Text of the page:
Isaac Newton Resonates From Rainbows to Rap Battles

Isaac Newton

In Opticks, Sir Isaac Newton’s 1704 treatise on light and color, the physicist slips in a radical theory on music: He proposes that, since the solfège contains seven intervals (do re mi fa so la ti) and the rainbow contains seven colors, music and color must vibrate in accordance with each other.

Thus, do-re-mi vibrates cheerily as red-orange-yellow, and “Happy birthday, Isaac Newton”—a lyrical refrain you may hear emanating from physics labs today in celebration of Newton’s 373rd birthday—occupies a red-indigo-orange color scheme. Newton was wrong, of course. But you can’t blame him for trying. In those days, it was a common ambition among scientists to connect music with the cosmos.

Johannes Kepler, a major influence on Newton, proposed that the solfège corresponds not with colors but with the speed of the planets; Earth, for instance, drones at intervals of fa and mi. Galileo Galilei, another of Newton’s forebears, embodied the music-science harmony in another way. His father, Vincenzo, was a famous lutenist and music theorist whose biggest discoveries focused on the physics of vibrating strings. These findings would have significant reverberations, so to speak, in quantum string theory 400 years later.

Because of its vibrational nature, string theory is commonly explained in terms of music. Michio Kaku describes nature’s subatomic particles as “nothing but musical notes on a tiny vibrating string…. Physics is nothing but the laws of harmony that you can write on vibrating strings…. Chemistry is nothing but the melodies you can play on interacting vibrating strings…. The universe is a symphony of vibrating strings.”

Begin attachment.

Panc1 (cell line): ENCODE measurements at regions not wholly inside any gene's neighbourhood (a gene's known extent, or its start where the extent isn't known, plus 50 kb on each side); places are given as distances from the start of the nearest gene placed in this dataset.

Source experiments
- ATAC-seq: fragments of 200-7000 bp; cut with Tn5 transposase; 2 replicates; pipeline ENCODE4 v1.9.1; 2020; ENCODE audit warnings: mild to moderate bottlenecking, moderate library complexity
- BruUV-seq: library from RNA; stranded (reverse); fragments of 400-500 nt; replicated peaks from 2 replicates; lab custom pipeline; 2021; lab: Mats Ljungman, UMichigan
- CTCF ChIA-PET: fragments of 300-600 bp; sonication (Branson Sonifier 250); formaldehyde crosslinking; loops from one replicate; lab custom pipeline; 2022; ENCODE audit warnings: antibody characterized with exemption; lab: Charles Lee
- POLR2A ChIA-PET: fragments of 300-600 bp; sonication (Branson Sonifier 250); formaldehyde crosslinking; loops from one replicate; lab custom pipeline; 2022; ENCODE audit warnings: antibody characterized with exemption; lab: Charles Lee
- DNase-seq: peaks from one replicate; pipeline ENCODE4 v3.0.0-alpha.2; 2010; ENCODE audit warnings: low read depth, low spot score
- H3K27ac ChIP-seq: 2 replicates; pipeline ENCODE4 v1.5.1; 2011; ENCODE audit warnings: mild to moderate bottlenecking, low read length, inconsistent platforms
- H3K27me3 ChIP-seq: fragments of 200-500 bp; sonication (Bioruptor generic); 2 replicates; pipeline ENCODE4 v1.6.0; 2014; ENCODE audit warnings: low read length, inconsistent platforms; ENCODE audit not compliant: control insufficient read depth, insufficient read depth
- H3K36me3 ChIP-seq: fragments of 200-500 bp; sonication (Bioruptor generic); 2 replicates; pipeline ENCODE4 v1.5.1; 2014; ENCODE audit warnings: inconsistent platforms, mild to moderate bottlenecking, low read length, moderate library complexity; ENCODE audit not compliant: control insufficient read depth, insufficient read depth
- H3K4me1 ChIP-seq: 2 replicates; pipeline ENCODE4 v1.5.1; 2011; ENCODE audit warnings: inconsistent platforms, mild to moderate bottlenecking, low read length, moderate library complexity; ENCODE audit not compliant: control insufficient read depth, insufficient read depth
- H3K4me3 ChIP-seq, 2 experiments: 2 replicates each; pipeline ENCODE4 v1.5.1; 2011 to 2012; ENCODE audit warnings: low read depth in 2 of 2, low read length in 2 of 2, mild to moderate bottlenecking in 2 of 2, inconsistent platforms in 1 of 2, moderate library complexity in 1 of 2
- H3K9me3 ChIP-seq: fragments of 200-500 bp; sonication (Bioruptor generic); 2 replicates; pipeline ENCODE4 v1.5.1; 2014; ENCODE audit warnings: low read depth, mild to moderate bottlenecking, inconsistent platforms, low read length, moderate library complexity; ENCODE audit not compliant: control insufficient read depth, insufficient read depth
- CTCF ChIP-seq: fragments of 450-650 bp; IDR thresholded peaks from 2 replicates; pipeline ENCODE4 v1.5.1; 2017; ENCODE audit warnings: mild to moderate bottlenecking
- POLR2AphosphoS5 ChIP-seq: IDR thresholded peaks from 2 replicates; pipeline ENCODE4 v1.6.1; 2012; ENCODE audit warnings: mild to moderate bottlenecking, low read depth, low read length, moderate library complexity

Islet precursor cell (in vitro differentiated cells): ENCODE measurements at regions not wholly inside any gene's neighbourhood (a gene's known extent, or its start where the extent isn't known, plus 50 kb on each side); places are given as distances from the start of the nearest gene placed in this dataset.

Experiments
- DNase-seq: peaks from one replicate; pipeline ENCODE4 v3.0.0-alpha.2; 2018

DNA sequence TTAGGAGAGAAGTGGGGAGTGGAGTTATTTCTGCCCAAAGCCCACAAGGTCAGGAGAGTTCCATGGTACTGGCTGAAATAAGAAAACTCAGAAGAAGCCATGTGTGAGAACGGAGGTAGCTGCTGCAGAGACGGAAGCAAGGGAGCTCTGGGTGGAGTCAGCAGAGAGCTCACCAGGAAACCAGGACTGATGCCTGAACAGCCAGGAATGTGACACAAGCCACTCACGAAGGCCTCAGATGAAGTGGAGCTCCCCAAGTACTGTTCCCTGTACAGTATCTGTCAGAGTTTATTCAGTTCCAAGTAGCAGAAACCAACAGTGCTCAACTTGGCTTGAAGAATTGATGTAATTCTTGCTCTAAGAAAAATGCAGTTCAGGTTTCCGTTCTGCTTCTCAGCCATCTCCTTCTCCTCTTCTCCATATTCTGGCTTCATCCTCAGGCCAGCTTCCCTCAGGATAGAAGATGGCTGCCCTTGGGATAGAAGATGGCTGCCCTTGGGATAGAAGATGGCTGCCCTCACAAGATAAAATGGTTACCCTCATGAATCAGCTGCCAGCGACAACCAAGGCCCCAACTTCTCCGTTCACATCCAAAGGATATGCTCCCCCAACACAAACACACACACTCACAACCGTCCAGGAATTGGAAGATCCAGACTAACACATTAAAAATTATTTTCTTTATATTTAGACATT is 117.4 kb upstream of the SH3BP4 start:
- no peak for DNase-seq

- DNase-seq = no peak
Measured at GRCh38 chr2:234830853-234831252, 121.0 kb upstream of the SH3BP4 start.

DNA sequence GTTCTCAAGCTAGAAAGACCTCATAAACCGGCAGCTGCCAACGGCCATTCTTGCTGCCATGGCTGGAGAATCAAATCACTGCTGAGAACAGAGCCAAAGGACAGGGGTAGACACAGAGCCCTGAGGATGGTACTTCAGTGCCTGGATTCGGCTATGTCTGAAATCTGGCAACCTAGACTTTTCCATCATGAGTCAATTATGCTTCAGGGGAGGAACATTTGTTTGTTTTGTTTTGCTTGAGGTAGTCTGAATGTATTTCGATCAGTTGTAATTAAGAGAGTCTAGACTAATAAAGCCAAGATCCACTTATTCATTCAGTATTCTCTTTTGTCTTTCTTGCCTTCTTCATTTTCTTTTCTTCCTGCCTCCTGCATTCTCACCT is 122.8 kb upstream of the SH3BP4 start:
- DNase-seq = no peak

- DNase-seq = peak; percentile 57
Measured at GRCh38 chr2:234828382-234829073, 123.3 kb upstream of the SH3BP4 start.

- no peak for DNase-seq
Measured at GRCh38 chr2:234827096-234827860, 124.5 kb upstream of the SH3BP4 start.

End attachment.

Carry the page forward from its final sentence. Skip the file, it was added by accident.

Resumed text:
In 2009, electronic musician John D. Boswell translated this “symphony” into listenable audio with Symphony of Science, a music project that sought to “spread scientific knowledge and philosophy through musical remixes.” Composed of snippets of scientific television programs, Boswell’s musical production samples the voices of today’s most recognizable scientists, including Neil deGrasse Tyson, Stephen Hawking and Bill Nye.

The search for a harmony between music and the cosmos continues. But even among today’s music-science fusions, Newton still holds his own. In his Epic Rap Battle of History against Nye, he takes down his foe with ease: “Of all the scientific minds in history, / They put a beaker in a bow tie up against me?”

Nye spits back some dope rhymes (“You wrote the book on gravity, / But you couldn’t attract no body!”), but it’s ultimately Tyson, bursting in with a surprise hook late in the battle, who takes the win: “I put the swag back in science / While Isaac Newton was lying / And sticking daggers in Leibniz / And hiding up inside his attic / On some Harry Potter business. / The universe is infinite, / But this battle is finished.”

Feature Photo: © Iberfoto/Everett Collection